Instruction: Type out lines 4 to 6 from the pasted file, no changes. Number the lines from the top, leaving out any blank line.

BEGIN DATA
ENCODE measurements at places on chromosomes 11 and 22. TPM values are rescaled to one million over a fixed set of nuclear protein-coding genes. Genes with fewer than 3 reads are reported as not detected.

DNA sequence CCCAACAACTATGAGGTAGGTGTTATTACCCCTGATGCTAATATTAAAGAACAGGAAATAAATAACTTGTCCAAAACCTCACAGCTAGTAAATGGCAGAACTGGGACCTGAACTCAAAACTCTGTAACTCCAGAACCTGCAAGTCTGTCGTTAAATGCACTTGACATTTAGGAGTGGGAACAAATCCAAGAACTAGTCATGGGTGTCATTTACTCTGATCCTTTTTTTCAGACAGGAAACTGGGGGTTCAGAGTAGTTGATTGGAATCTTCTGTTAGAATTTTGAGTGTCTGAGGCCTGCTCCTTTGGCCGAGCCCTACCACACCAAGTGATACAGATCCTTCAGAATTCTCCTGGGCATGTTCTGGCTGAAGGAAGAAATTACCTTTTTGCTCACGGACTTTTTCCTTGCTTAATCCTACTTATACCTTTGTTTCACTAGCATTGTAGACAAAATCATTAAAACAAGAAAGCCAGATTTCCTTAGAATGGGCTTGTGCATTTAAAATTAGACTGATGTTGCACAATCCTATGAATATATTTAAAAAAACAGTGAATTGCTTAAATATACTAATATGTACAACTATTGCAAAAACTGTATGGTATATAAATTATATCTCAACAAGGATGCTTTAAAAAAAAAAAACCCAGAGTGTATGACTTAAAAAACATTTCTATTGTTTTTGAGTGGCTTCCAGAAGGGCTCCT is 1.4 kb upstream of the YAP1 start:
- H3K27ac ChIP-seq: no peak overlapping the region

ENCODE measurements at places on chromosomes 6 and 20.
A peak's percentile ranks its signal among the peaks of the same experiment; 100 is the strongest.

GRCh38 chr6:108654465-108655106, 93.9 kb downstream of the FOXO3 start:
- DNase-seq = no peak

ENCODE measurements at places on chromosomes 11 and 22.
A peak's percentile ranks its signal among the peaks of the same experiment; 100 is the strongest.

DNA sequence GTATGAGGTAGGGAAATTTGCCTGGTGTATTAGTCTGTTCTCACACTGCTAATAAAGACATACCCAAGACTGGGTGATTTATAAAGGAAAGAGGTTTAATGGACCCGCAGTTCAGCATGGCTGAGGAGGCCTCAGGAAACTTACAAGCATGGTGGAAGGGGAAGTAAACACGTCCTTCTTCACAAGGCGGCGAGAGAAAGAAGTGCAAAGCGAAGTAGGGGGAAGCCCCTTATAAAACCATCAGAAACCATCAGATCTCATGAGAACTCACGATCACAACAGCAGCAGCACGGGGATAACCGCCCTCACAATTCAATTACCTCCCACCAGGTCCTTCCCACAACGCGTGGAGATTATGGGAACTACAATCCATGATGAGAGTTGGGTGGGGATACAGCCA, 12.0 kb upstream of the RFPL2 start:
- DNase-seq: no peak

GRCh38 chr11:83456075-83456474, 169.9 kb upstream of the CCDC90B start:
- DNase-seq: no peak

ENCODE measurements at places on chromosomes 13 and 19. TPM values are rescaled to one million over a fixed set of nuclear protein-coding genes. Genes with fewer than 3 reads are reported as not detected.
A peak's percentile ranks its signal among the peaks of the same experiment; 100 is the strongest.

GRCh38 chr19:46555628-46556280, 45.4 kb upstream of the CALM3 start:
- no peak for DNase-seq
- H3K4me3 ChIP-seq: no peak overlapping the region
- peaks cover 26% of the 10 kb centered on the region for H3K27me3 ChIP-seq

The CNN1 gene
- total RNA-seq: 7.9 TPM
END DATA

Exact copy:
ENCODE measurements at places on chromosomes 6 and 20.
A peak's percentile ranks its signal among the peaks of the same experiment; 100 is the strongest.

GRCh38 chr6:108654465-108655106, 93.9 kb downstream of the FOXO3 start: